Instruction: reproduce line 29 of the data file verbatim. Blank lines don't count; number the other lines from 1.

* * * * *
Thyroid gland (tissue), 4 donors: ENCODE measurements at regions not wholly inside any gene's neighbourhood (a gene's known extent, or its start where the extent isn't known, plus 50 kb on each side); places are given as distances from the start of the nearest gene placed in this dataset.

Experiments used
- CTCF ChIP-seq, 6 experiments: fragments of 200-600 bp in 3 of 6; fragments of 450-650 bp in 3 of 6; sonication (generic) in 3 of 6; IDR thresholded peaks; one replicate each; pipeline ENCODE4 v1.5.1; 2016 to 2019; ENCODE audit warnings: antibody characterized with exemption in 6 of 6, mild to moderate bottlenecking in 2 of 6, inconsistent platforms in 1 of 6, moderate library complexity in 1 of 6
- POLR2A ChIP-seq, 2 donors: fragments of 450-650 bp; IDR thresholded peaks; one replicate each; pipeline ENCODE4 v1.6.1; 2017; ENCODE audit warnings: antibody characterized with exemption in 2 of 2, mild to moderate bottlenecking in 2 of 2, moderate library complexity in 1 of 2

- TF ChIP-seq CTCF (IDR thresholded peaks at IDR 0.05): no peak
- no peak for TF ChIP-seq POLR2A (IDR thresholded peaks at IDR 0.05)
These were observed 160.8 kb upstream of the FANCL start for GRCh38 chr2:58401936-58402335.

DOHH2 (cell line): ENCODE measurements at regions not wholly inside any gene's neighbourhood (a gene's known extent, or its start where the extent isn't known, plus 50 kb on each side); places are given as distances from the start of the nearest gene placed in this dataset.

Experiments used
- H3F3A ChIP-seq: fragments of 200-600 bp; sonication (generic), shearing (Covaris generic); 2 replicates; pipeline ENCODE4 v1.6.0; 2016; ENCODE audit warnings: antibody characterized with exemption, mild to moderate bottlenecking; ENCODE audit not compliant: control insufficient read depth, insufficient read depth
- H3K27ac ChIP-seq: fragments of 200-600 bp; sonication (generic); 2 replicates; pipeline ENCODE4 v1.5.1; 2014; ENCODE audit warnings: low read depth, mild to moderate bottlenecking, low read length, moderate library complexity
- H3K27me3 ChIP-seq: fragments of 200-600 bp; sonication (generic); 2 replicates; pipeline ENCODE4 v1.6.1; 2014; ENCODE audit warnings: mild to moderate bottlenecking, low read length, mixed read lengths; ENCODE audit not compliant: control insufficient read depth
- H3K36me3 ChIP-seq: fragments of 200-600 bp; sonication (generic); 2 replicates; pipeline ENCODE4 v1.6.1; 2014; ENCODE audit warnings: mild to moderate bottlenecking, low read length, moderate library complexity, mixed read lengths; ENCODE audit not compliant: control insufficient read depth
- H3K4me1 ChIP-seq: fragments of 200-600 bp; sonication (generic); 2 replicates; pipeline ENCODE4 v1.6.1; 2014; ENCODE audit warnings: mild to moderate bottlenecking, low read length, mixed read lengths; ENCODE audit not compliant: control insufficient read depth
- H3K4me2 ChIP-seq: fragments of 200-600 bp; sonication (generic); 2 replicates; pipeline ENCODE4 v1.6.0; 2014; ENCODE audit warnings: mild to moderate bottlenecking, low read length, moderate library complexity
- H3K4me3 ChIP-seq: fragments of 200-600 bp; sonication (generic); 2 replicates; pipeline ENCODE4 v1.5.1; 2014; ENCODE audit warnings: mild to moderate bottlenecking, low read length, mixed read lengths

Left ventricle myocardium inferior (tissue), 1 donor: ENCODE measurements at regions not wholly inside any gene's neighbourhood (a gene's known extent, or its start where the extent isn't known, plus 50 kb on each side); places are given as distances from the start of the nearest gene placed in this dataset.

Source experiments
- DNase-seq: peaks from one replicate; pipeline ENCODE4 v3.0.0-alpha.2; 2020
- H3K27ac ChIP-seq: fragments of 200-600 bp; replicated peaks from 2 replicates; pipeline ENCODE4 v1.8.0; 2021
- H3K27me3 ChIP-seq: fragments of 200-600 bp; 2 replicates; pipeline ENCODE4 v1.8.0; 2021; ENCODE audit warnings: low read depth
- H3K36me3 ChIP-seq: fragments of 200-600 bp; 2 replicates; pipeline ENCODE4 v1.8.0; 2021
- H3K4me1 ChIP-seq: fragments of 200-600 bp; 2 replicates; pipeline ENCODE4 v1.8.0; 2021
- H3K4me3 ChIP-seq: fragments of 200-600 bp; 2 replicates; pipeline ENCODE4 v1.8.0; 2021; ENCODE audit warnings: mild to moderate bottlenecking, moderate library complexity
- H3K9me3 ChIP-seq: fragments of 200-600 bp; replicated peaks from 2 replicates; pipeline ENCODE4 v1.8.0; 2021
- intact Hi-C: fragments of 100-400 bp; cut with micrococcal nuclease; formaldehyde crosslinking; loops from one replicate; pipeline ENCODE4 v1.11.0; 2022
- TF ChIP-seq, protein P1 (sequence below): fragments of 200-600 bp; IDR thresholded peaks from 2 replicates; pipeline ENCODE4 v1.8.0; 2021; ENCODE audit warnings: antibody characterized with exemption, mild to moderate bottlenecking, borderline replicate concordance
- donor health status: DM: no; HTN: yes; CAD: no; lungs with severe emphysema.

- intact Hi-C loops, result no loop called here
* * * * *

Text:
- intact Hi-C loops, result no loop called here